Flint, Michigan has seven times the average crime rates of the United States. It’s a city in financial turmoil, with contaminated water that could cause cancer. You need to carry a gun in order to survive.


So when King 810 speak of ‘Memoirs of a Murderer’ they are essentially sharing their life, which gives the record some authenticity. Musically, frontman David Gunn and his band borrow quite a lot, concerning the vocals and the general style, from Slipknot. The parallels are many: The ‘dangerous’ aspect, the importance of their origins (Flint, Iowa), the first official release that isn’t a demo but nor it is the proper debut (Anachronism, Mate. Feed. Kill. Repeat.). King 810, that are touring with Slipknot at the moment, will have to stand out on their own, so that they’re not overshadowed by the nine.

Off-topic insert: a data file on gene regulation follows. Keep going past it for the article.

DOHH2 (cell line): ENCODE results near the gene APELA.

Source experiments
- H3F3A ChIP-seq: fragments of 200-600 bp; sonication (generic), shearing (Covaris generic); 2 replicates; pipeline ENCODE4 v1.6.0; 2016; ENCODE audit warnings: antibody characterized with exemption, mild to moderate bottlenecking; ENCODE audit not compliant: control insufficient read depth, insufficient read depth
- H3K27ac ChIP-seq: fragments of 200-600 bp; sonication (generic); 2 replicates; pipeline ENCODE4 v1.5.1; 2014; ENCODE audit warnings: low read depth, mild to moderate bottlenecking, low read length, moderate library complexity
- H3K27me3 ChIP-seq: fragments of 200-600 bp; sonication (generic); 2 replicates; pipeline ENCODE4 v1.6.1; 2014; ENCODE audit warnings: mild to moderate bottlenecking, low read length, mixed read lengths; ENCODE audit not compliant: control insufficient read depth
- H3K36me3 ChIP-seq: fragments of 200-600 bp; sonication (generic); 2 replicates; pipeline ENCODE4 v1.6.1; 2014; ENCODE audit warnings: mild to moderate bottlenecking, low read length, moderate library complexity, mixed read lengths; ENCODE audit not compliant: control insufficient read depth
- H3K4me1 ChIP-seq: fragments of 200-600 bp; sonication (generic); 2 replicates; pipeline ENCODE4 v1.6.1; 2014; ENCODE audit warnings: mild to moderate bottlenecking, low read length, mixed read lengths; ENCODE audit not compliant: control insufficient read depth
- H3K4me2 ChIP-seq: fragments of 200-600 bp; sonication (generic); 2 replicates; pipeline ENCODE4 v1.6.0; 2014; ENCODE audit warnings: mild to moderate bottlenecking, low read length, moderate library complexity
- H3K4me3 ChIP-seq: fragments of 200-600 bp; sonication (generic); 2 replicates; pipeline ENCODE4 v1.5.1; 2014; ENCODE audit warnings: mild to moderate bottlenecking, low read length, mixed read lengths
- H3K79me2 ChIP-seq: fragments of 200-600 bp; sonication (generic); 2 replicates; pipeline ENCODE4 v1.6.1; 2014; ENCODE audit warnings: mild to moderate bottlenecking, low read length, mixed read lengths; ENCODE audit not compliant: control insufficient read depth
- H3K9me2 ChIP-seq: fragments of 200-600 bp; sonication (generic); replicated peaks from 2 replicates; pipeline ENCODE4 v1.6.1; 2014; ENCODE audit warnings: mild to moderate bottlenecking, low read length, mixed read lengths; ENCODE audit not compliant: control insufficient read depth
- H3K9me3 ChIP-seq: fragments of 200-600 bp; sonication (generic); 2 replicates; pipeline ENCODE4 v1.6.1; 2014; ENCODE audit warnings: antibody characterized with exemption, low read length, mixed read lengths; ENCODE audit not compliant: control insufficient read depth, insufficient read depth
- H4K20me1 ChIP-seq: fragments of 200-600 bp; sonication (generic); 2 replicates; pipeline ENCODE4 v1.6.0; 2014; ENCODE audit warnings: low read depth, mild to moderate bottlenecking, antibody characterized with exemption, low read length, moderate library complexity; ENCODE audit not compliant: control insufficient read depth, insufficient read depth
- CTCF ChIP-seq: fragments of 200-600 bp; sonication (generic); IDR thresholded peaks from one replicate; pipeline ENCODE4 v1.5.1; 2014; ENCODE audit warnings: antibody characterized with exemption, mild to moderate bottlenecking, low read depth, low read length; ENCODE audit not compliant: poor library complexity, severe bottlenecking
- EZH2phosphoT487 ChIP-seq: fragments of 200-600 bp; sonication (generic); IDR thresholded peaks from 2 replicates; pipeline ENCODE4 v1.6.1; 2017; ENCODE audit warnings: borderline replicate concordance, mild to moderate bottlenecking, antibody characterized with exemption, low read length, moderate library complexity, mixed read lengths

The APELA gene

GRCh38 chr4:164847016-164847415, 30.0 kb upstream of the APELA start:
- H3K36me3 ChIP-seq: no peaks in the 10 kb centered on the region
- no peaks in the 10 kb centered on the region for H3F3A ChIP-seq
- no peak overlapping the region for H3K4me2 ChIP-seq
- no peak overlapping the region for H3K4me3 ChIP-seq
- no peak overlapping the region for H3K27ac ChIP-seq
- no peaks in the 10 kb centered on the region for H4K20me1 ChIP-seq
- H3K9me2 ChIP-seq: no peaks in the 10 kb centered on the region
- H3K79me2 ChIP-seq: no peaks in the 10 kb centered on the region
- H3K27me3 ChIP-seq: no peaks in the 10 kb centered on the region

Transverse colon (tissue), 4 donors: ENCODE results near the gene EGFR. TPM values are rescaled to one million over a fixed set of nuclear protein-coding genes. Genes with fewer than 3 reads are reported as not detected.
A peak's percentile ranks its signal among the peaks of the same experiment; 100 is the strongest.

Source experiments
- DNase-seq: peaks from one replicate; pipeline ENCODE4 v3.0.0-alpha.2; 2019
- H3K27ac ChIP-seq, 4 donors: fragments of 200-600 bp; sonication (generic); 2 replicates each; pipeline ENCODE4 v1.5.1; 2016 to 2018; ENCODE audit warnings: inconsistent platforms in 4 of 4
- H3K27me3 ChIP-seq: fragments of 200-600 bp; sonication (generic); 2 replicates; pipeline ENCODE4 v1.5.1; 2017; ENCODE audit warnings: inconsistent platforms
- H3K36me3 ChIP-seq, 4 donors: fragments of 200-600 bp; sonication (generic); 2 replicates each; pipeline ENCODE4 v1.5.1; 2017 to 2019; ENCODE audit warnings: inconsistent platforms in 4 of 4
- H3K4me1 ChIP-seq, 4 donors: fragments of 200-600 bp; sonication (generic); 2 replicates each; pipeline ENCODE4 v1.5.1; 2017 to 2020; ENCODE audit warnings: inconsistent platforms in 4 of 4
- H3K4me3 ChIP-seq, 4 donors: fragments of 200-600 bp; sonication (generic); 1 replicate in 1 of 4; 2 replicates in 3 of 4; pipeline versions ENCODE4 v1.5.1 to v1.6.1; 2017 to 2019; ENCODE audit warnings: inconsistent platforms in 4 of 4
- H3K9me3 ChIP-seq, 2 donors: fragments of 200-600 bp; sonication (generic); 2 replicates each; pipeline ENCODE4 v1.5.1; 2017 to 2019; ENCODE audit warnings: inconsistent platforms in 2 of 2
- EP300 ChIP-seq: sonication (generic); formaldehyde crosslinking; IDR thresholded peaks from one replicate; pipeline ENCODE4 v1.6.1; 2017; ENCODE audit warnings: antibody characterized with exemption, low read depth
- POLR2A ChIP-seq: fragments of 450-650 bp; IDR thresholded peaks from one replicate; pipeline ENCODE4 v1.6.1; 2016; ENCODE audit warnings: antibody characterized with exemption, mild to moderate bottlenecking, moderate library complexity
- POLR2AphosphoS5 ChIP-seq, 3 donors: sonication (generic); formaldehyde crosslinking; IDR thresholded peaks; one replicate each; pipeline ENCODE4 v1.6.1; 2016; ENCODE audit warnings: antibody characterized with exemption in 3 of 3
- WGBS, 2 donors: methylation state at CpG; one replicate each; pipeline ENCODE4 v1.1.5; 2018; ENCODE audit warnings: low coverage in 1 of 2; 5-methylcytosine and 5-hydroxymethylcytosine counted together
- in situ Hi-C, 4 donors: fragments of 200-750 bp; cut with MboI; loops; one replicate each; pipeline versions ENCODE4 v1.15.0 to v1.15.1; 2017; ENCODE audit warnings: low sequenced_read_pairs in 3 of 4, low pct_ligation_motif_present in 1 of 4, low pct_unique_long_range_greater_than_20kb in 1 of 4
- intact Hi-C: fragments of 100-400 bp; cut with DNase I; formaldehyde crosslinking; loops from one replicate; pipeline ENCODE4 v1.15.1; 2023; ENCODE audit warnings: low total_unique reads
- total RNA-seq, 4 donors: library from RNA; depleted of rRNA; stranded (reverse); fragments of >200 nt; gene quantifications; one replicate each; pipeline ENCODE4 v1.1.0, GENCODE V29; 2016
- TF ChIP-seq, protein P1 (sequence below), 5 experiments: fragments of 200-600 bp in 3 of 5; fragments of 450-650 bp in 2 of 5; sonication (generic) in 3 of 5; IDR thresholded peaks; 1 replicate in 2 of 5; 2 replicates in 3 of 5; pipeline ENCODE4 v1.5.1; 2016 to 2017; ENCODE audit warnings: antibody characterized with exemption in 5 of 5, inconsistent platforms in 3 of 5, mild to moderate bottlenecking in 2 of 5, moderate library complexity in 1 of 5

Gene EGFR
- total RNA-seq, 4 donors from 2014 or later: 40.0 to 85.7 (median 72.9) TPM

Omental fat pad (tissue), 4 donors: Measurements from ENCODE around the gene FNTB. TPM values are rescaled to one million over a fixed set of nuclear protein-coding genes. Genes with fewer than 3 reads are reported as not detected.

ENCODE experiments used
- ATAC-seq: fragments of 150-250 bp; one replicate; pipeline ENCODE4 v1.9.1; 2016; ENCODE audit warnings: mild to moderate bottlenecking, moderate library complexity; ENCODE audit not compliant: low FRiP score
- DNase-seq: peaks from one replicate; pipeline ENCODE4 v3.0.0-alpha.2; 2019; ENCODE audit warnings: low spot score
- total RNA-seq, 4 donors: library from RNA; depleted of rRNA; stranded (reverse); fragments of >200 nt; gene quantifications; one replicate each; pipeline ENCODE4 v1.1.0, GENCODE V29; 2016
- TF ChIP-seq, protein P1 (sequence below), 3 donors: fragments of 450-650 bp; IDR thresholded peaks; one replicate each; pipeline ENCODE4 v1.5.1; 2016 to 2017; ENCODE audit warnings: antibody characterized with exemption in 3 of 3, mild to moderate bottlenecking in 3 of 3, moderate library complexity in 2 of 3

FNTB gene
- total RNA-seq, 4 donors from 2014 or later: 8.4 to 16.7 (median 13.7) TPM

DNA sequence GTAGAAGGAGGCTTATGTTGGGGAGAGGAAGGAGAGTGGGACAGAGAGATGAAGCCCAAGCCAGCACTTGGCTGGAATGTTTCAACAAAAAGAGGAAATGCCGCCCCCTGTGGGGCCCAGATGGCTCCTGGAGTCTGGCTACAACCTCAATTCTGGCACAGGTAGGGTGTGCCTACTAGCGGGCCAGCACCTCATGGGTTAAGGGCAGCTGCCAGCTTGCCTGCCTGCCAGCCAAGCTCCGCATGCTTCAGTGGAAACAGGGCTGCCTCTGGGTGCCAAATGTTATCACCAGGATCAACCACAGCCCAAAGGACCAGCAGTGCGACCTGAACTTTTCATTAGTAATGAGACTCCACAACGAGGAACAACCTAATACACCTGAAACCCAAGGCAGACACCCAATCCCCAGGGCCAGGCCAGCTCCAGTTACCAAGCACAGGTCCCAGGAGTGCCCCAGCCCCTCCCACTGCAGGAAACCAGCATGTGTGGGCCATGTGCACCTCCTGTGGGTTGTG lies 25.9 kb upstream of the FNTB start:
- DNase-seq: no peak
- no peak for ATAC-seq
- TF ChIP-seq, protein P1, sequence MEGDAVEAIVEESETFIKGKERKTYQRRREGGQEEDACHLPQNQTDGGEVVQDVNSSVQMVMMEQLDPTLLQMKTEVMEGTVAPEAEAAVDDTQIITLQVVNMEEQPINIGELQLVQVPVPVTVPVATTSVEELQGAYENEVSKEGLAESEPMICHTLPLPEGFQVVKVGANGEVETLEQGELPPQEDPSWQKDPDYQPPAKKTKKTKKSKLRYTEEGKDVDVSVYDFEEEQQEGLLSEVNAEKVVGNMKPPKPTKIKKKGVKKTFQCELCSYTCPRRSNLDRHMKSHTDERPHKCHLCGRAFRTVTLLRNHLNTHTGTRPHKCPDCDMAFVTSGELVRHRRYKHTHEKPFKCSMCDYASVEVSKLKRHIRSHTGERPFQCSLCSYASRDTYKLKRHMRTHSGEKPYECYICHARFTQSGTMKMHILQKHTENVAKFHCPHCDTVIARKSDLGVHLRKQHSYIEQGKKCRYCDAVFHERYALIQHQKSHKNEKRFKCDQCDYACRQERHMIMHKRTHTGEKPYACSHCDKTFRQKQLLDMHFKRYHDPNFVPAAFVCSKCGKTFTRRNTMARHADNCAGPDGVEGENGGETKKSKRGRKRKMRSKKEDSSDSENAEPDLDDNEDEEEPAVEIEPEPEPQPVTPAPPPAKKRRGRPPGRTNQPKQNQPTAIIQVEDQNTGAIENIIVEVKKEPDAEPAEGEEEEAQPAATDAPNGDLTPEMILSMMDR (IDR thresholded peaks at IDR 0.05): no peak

There are quite a few calmer moments on the album, which have a unique style. The confessions ‘Anatomy 1.2’, ‘Anatomy 1.3’ the bare ‘Take it’ and ‘Devil Don’t Cry’ which I swear sounds like Nick Cave. This is a side of the band that should be further explored. On the other hand, the main course of the album, theoretically at least, is (nu) metal with sharp riffs, breakdowns and Gunn’s brutal vocals. There are some good songs, ‘Fat Around the Heart’ for example, but there are some that are more or less indifferent. This isn’t the triumph that the British press would have you believe, but one thing is for certain; King 810 will get much more attention in the future.